LOCAL people have helped develop a campaign to raise the rates of cancer screening in an area with Scotland's lowest uptake.

Participating in national screening programmes for bowel, breast and cervical cancer is one of the best ways to detect cancer early and improve survival rates.

But in Clyde Gateway fewer people are taking part in screening compared to the Scottish average.

Now residents and health professionals have volunteered to be the faces of the project’s marketing campaign.

Susan Lyons from Rutherglen volunteered for the Don’t Skip Your Screening campaign because she had lost her husband to bowel cancer.

She said: "Because we lived in England at the time, my husband was too young to be screened.

"By the time he was diagnosed, the cancer was at an advanced stage and he didn’t have long left to live.

"In Scotland we are lucky - we are invited for bowel cancer screening every two years from the age of 50 and I think it’s so important to take that test.

"You're 14 times more likely to survive bowel cancer if it's found early."

Minister for Public Health, Sport and Wellbeing, Joe FitzPatrick MSP visited Clyde Gateway to officially launch the multi-partner project, which aims to encourage more local people to attend screening for breast, bowel and cervical cancer.

The project aims to tackle head-on some of the most common reasons people give for avoiding screening.

Research shows that embarrassment, fear of pain, inconvenient appointment times, fear of finding out they have cancer, or in the case of bowel screening, feeling that it is dirty or unhygienic are all contributing factors.

The Screening Inequalities project aims to tackle these factors in several ways.

Drop-in smear test clinics are running in Sandyford East at Parkhead Health Centre on selected Saturdays.

Seven ‘cancer coaches’ have also been trained to lead a programme to educate adults with learning disabilities and their carers on the importance of attending screening.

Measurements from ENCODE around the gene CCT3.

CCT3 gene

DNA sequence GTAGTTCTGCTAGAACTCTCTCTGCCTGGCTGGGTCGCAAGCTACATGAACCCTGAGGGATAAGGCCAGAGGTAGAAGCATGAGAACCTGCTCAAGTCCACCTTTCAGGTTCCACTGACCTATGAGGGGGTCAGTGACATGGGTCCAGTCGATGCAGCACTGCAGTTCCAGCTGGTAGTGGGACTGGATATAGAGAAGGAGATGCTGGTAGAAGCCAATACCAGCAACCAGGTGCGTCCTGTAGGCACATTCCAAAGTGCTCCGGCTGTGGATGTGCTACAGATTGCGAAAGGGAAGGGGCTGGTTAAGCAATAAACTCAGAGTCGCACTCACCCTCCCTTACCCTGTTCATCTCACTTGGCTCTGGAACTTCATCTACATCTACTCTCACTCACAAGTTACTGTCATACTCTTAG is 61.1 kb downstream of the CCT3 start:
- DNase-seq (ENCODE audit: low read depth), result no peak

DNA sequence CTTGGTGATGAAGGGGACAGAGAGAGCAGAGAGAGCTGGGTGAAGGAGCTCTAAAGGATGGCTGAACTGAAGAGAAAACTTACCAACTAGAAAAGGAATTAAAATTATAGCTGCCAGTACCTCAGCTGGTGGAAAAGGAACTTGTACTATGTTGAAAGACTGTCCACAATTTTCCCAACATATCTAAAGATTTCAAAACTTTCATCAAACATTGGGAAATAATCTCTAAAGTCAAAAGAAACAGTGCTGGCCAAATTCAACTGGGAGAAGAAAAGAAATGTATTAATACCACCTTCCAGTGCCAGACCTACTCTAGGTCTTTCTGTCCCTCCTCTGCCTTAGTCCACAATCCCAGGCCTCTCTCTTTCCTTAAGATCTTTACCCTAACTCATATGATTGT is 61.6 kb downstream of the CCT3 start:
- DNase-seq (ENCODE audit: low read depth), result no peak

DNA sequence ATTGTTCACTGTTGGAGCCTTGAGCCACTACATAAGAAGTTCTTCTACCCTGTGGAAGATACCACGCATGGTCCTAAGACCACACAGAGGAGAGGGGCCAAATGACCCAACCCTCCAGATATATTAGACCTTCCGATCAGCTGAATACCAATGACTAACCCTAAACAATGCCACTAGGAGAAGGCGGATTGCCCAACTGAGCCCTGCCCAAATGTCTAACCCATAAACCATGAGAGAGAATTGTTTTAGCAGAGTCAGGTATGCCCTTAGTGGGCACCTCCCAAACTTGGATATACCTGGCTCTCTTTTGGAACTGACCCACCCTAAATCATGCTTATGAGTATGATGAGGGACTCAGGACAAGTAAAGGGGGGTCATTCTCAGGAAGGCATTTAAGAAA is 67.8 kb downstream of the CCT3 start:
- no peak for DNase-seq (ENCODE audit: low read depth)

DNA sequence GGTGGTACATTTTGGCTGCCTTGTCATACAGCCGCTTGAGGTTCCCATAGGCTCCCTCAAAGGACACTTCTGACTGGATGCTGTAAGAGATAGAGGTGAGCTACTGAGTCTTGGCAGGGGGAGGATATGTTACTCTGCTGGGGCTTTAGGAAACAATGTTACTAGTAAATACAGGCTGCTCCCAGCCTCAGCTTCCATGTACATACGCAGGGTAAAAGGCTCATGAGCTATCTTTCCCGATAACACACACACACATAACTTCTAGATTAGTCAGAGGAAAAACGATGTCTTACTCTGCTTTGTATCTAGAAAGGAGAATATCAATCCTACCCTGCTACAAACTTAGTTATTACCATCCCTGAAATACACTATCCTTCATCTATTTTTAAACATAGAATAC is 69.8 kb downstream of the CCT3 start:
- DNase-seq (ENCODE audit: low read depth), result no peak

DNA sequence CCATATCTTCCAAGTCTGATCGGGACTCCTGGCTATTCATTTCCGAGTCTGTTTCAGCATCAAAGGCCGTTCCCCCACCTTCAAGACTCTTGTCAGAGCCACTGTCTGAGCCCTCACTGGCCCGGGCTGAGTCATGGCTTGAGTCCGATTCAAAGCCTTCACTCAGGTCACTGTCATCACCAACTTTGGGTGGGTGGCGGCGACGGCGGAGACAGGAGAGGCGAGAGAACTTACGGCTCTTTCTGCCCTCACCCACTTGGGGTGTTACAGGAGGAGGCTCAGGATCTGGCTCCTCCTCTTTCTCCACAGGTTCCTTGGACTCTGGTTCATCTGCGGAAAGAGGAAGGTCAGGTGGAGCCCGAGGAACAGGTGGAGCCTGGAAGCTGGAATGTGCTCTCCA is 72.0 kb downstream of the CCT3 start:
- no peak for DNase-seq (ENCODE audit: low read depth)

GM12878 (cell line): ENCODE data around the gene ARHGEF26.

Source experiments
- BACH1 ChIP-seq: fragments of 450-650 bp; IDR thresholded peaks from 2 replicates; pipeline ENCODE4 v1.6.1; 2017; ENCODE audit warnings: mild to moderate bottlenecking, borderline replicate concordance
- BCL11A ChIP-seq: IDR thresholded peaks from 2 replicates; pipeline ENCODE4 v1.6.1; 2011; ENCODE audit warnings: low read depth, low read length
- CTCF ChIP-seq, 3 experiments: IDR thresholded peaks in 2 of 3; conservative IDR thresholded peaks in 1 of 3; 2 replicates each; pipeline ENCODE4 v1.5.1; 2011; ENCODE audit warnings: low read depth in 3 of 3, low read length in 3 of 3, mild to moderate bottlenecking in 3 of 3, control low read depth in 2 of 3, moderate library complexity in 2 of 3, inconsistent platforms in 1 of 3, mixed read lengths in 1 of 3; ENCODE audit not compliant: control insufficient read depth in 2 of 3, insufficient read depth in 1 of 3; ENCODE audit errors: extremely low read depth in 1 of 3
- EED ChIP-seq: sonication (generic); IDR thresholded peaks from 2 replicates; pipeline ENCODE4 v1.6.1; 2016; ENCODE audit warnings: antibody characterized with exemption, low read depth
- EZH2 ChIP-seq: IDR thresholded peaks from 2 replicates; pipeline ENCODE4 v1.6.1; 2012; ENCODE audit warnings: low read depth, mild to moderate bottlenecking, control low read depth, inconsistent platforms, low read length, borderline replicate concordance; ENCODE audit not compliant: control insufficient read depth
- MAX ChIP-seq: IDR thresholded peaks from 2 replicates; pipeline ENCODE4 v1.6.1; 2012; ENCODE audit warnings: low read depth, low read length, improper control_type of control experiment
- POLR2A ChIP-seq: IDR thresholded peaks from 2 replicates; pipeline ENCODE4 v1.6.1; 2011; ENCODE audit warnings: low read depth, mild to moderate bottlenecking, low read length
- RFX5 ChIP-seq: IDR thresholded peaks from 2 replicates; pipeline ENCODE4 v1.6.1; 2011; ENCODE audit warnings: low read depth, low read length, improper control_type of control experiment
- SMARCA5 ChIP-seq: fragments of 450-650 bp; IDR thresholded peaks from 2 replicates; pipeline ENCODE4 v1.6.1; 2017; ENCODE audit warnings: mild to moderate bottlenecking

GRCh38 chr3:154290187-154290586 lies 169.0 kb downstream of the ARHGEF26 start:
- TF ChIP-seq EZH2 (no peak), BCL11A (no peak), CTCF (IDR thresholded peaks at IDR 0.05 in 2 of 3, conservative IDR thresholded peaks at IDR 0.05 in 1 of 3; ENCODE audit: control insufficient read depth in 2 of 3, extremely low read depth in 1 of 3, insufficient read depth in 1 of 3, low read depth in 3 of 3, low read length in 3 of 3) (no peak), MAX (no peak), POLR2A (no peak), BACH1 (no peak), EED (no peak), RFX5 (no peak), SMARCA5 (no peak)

Rosie Smith, Cancer Coach, People First (Scotland), said: "I decided to become a Cancer Coach because I've dealt with a lot of cancer in my family and I wanted to learn more and help other people going through the same thing, seven of us are taking part as coaches.

"Women with learning disabilities often don't get the support they need to go for screening.

"Information is not offered, or it is not accessible.

"We think this project can change that and will encourage more women with learning disabilities to get screened."

The ‘Screening Inequalities’ project involved Clyde Gateway, Glasgow City Health and Social Care Partnership, NHS Greater Glasgow and Clyde, South Lanarkshire Health and Social Care Partnership, NHS Lanarkshire, Healthy n Happy Community Development Trust, People First Scotland, Cancer Research UK, Jo’s Cervical Trust, Celtic FC Foundation and Thenue Housing Association.

Mr FitzPatrick MSP said: “Reducing inequalities is critical to achieving our aim of making Scotland a better, healthier place for everyone, no matter where they live.

"I’m confident this project, which features local people and highlights some of the most common reasons people avoid screening, will help the community improve its health and go some way to address health inequalities.

"Our £42 million Detect Cancer Early Programme aims to increase early detection of Scotland’s most common cancers - breast, bowel and lung.

"Our new campaign ‘Survivors’ launched recently across TV, radio and digital channels, targeting those in the most deprived areas, to highlight that more people are surviving cancer than ever before and getting checked early plays a big part.”

See the campaign website at www.dontskipyourscreening.co.uk